InEight Global Capital Projects Outlook 2021: Optimism and Digitization

Creating a culture of innovation on a project

Adeline Teoh ed.
May 7, 2013

In my last post I asked whether your project team felt comfortable giving you feedback about the project (or your management style). This time I’m going to ask if they’re just as comfortable trying new things in the name of innovation.

By the second day of PMIAUS13, Project Management Institute’s Sydney conference held last week, the theme of 21st Century Leadership had come to fruition. One secondary theme that was both hinted at and explicitly stated throughout the keynotes and sessions was the emergence of innovation in project management when leadership is ‘done right’.

We so often think of leadership as an asset when things go badly, because this is when leaders show their true colours: in making tough decisions, dealing with conflict and getting projects back on track. Tension and uncertainty, funnily enough, can also give rise to innovation, according to keynote Ron Douglas, Global Head of Projects and Technology at Orica. Douglas pointed out that many processes which have become standard project management practice were forged during times of war or great political pressure.

This post is not about tough times and project management scars but about how we, as leaders, can foster innovation all the time by cultivating the right attitude among our project team members. The best advice actually came from a speaker who was not a project manager, but a manager of Sydney community radio station FBi*, Cassandra Wilkinson.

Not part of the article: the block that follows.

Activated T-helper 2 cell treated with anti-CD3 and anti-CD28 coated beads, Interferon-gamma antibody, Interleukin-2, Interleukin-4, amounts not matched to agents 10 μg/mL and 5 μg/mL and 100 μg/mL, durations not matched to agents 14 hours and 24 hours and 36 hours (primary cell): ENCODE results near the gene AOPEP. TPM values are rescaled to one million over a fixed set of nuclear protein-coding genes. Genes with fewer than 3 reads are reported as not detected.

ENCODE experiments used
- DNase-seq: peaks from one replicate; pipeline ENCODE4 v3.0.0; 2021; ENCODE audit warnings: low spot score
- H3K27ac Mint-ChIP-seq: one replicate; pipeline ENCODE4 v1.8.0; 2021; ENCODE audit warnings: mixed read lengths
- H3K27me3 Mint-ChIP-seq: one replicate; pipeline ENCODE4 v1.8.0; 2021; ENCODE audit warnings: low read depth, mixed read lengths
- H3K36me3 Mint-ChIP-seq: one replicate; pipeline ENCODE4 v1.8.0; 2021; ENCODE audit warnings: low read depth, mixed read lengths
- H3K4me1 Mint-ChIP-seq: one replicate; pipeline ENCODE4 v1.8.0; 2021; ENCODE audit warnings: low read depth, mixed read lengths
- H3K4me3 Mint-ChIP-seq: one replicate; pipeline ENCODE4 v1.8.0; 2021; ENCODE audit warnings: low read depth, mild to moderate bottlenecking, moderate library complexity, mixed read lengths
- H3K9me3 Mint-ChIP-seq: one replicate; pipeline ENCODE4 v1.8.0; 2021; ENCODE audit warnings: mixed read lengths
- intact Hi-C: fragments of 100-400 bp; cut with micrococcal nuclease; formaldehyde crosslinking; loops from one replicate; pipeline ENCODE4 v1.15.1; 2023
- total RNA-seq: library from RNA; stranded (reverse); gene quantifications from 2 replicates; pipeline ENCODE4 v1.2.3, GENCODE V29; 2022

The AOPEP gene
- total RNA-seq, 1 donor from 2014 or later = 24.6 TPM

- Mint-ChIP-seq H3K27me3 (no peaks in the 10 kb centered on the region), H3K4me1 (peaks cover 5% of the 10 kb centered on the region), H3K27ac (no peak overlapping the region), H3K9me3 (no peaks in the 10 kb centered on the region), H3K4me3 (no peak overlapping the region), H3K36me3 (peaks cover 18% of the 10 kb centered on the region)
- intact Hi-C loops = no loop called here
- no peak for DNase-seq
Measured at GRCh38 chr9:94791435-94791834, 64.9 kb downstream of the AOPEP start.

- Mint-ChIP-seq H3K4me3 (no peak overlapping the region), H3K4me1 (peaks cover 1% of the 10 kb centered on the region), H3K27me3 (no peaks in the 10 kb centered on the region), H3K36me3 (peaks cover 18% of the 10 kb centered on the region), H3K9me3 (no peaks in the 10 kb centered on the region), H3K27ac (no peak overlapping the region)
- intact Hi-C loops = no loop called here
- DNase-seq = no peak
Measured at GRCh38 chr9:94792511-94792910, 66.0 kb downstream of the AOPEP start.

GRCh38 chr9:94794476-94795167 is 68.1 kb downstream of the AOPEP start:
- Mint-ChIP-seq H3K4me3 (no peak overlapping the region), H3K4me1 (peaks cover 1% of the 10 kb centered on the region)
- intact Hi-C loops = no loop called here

Wilkinson emphasised that leadership was allowing a team to feel safe, even if it failed. “If you aren’t failing very often, you aren’t trying very hard,” is a cliche, she said, but too few organisations actually practised this, punishing those who tried something new if it did not reap a return. Her main message about innovation was to lead beyond the project and get the team to latch onto ‘the dream’. “If Martin Luther King had said ‘I have a plan’ people would have asked ‘how long will it take?’,” she quipped.

So my question to you is: does your team have the confidence to fail, or are you missing out on innovation in your project?

* Declaration of interest: I am a card-carrying ‘Passionate’ FBi supporter.

Author avatar
Adeline Teoh ed.
Adeline Teoh is the editor of She has more than a decade of publishing experience in the fields of business and education, and has specialised in writing about project management since 2007.
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